CCMI makes waves with coral research

| 02/05/2016
CNS Local Life

(L-R) Interns Olivia Reda, Abby Treadwell, Lizzy Monaghan and Aimee Cook with CCMI’s research technician Hunter Hughes

(CNS): The Central Caribbean Marine Institute (CCMI) recently presented their findings on Cayman’s marine ecosystems at the 45th Benthic Ecology Meeting in Portland, Maine. From 16-19 March, the annual conference welcomed more than 400 top marine ecologists and benthic researchers from a variety of fields.

CCMI’s research technician, Hunter Hughes, was joined by interns who participated in the Research Experience for Undergraduates programme funded by the US National Science Foundation – Aimee Cook, Lizzy Monaghan, Olivia Reda and Abby Treadwell. The team gave poster and oral presentations on a variety of topics, from ancient corals to sea urchin densities.

Hughes wrapped up the conference on Saturday morning as he gathered CCMI’s findings on the impact of the 2015 El Niño warming event on Little Cayman’s corals.

El Niño is the warm phase of a naturally occurring weather phenomenon – the El Niño-Southern Oscillation cycle (ENSO) in the Pacific Ocean. ENSO has been occurring more frequently in the last 50 years.

“Sea surface temperatures increased through the summer and the Caribbean experienced the highest prolonged temperatures since 2009, causing corals to pale and bleach,” reported Hughes.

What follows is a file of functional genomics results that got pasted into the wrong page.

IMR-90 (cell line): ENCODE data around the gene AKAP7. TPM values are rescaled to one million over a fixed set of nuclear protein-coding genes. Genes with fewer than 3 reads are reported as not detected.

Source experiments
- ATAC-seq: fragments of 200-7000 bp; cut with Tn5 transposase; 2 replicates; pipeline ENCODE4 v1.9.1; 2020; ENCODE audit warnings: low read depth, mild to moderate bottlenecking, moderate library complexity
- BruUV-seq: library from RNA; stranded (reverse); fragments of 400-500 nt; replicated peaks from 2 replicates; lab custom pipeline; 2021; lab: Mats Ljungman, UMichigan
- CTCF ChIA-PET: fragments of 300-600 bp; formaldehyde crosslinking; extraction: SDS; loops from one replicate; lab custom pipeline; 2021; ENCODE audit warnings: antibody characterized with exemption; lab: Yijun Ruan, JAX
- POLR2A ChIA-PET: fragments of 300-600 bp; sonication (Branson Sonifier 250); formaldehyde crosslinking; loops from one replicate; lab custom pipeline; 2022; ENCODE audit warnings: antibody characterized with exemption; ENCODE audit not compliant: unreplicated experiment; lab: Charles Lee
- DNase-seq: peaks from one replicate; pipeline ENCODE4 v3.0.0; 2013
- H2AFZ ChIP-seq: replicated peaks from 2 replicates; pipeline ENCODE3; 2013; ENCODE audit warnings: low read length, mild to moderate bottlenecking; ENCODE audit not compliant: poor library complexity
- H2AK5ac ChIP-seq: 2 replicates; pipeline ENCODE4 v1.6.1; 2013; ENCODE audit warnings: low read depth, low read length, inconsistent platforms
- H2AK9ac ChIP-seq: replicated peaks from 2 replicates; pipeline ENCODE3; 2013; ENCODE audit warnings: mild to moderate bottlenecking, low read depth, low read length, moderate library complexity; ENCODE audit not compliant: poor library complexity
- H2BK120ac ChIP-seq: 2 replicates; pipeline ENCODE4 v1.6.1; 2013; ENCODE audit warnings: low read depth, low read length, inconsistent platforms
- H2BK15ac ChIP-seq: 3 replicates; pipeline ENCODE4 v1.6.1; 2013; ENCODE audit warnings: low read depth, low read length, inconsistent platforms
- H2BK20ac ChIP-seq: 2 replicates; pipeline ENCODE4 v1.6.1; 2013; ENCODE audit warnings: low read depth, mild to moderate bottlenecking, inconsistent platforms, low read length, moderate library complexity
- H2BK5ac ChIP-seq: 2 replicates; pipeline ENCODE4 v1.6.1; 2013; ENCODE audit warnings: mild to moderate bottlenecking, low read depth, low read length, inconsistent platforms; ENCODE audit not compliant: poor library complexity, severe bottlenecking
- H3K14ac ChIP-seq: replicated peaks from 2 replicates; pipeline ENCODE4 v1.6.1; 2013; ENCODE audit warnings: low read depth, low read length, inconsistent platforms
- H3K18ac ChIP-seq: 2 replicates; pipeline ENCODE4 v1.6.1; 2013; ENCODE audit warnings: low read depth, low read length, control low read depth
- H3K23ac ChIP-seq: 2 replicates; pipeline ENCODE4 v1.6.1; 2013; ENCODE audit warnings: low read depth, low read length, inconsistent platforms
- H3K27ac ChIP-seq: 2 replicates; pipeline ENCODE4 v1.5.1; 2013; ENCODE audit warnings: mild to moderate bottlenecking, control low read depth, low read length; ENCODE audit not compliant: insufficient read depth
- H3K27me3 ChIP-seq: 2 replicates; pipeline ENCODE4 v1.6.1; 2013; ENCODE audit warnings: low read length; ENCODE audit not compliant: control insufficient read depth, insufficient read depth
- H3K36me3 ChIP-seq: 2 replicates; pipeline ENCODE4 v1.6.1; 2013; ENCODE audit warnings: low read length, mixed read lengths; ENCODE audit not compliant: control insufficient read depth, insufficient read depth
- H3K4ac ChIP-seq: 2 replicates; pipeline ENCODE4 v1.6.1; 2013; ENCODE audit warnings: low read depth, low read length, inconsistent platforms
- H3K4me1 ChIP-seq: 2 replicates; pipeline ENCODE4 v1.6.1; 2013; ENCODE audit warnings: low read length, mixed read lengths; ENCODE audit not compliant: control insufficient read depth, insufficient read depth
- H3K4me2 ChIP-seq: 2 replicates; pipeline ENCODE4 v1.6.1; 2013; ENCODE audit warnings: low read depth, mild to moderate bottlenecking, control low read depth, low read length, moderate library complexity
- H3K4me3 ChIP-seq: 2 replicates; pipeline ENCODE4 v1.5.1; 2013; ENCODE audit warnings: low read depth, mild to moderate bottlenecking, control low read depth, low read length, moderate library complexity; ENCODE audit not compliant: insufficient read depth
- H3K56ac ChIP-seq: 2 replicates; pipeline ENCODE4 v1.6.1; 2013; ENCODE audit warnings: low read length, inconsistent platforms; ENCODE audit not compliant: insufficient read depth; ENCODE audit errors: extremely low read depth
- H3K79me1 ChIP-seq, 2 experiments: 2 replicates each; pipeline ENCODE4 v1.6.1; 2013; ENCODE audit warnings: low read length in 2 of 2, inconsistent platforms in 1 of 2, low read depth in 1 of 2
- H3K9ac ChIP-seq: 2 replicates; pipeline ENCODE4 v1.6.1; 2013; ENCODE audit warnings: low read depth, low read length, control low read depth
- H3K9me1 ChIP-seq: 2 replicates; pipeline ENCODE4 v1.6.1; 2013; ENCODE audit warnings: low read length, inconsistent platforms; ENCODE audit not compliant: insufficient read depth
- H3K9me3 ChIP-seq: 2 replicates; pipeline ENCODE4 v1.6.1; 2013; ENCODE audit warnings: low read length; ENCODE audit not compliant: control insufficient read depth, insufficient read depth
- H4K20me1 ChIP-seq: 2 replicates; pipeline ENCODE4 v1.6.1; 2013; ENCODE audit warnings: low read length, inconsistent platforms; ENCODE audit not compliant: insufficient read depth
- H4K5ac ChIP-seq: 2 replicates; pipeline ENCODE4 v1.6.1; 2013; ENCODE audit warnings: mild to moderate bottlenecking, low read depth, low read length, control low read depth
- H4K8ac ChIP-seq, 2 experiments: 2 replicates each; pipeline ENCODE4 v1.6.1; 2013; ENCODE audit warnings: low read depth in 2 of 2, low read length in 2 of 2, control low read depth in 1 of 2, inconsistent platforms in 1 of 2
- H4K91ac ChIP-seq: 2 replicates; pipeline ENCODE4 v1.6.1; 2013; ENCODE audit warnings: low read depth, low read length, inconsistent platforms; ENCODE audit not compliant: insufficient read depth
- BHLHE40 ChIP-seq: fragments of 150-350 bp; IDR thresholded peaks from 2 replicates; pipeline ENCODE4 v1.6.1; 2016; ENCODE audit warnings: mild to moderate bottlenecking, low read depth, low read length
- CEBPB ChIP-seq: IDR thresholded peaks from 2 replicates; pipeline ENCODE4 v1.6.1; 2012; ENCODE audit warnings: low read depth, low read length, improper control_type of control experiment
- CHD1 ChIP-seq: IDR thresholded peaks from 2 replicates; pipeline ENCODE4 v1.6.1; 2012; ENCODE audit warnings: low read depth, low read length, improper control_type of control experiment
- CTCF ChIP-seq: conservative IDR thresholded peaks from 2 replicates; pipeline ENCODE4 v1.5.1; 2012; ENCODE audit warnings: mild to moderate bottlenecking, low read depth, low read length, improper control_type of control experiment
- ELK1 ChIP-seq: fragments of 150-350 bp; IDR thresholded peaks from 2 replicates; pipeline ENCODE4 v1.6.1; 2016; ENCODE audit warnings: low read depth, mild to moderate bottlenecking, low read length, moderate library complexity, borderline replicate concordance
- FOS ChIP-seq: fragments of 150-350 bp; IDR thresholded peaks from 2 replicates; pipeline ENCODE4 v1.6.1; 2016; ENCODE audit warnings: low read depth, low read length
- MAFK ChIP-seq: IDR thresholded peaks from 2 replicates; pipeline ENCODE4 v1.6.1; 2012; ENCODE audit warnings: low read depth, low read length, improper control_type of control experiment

With National Oceanic and Atmospheric Administration (NOAA) scientists predicting mass bleaching since the summer of 2014, it was feared a similar situation would arise here in the Cayman Islands, reported co-author and CCMI assistant director of research, Dr Kristi Foster.

The paper presented by Hughes and others indicates that weather patterns going into the fall can be unpredictable across the Caribbean, but welcome relief arrived in October last year in the form of storms and high winds that churned the water, cooling it down and halting the bleaching progress. Corals surrounding Little Cayman were recovering.

In 2005, CCMI opened its field station, the Little Cayman Research Centre, which serves as a home base for scientists to conduct vital research, playing an integral part of the Integrated Coral Observing Network, which alerts coral scientists worldwide when corals are at risk of bleaching.

Tags: , ,

Category: Marine Environment

Comments are closed.